After yesterday’s CPI report, I expected to see a number of denunciations of “inflation-phobes,” and I was not disappointed. David Wessel’s column in the Wall Street Journal was one example. Although Wessel came to the wrong conclusion (he agreed with Bernanke that there isn’t “much evidence” that the monetary policy of the last several years is going to be inflationary), at least he did undertake to “weigh…arguments on the other side.”
But he almost lost me straightaway, when he said that “the link between the money supply and the inflation rate is hard to discern in data…” Take a look at the chart below (source: Enduring Investments) and tell me if it’s really hard to discern the link in the data.
Oh, and on a longer-term basis there is this, which I wrote about in this great article.
What is hard to discern in the data is any link between inflation and growth, other than the spurious one that comes from the fact that the 2008 crisis was caused by an implosion of housing prices, which then impacted core inflation with a lag. (See chart, source Bloomberg)
Or, more consonant with the NAIRU theory, any link between the unemployment rate and core inflation (see chart, source Bloomberg).
This last chart is fun. If you run core CPI as a function of the unemployment rate from 2000-2012, you get a good correlation that looks like the right thing. But again, it’s spurious: if you look at the same relationship from 1990-2000, you also get a good correlation…but exactly the opposite slope to the relationship (that is, implying that lower unemployment causes lower inflation). Showing them both together makes the point that…you can’t see much in this data.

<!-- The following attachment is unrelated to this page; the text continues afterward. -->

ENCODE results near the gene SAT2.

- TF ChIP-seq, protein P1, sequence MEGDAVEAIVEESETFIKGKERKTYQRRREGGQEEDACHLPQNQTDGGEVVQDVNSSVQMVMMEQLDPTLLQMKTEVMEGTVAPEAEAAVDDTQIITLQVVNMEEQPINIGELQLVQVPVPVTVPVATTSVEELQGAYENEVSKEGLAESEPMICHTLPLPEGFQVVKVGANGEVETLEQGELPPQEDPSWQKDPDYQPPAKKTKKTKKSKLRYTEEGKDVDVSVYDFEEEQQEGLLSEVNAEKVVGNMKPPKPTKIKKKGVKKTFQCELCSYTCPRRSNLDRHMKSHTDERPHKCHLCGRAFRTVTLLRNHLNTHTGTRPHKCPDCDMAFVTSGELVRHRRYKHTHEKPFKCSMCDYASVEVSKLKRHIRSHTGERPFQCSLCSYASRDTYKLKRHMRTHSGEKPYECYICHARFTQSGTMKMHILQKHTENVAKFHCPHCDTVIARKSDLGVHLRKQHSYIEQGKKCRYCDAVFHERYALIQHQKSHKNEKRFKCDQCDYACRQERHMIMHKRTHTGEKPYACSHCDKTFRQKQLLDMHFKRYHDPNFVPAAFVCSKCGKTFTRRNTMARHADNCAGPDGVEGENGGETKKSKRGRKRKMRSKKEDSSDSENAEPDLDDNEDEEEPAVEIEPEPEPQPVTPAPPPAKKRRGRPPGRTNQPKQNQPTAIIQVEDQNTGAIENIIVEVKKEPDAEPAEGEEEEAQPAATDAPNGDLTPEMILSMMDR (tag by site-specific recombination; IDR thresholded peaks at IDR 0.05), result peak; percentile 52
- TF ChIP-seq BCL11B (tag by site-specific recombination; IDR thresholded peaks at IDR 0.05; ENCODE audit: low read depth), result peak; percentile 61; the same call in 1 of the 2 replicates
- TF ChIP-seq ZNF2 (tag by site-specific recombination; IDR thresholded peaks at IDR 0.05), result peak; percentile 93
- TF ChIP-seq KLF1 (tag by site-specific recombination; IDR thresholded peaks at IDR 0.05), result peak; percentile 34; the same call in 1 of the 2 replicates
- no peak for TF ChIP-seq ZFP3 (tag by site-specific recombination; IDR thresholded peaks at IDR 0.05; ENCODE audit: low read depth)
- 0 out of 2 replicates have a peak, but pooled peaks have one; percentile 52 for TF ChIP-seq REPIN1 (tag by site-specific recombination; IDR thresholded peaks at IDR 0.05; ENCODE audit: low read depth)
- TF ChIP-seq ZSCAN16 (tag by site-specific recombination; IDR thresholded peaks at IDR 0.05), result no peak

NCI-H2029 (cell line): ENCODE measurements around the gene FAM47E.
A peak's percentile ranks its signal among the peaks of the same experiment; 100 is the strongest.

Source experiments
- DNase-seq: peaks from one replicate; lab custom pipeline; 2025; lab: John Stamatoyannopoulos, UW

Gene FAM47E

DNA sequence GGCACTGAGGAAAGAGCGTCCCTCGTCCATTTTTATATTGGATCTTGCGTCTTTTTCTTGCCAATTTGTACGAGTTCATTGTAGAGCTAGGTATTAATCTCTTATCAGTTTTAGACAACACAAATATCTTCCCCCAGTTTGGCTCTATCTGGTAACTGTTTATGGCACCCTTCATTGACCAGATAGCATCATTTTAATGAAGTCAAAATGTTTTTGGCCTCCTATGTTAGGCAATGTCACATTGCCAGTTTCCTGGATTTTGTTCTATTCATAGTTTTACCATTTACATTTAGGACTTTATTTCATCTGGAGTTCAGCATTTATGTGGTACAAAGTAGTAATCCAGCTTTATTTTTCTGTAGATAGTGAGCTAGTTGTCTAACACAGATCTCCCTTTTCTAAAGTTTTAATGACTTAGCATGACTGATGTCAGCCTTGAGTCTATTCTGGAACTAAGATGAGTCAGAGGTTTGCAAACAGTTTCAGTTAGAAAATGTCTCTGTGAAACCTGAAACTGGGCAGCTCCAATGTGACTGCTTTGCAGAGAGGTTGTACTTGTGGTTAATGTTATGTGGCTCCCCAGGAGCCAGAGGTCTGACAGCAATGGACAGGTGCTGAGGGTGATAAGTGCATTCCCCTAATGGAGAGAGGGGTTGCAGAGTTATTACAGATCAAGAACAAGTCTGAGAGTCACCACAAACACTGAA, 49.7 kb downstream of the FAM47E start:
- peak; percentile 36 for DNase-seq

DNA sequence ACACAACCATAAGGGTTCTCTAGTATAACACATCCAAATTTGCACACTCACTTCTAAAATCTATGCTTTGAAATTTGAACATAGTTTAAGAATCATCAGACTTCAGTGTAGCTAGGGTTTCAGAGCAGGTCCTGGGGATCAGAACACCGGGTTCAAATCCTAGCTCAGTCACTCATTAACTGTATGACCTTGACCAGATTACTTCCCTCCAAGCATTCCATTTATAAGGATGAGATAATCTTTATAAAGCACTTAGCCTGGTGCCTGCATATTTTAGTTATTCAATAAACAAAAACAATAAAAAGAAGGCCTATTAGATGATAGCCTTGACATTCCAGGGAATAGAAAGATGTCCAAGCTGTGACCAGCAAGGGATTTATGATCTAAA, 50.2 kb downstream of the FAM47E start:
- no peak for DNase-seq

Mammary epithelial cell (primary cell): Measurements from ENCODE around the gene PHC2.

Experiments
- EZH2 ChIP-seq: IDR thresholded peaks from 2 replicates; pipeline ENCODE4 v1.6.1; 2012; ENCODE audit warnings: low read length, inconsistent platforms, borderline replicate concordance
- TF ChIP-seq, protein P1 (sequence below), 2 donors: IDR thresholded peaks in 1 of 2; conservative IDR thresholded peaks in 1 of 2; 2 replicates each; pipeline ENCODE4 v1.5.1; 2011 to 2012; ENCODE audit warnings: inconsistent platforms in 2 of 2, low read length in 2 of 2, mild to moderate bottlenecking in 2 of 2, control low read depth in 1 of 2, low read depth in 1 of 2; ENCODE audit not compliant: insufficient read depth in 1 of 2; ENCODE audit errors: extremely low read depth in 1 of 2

These latter two relationships are absolutely accepted without question in large swaths of the economics profession, such as when Wessel argues that “it would be difficult to spark and sustain inflation with so many unemployed workers, empty stores and offices and underused factories.” Where does he see that in the data?
I shouldn’t be so hard on Mr. Wessel, because he does make a reasonable effort to give some arguments about why people fear that the Fed will either intentionally or unintentionally make a mistake. But I think his best argument is one that he doesn’t make on purpose: policymakers and many economists just don’t understand what inflation is and how it works, and that creates a very high likelihood of error in the future. Moreover, they not only don’t understand, but they greatly overestimate their degree of understanding. I recognize, as an investor, trader, and economist, that there is some chance that my forecasts are wrong. Furthermore, since I understand that overconfidence is a very common cognitive error, I even recognize that I am most likely underestimating the chances that I am wrong. As a consequence, I am very conservative with my approach to investment when the consequences of an error are very high. Most good investors are very wary of overconfidence.
No such wariness afflicts the economic profession, unfortunately, especially at one particular address on Constitution Avenue Northwest in Washington, DC.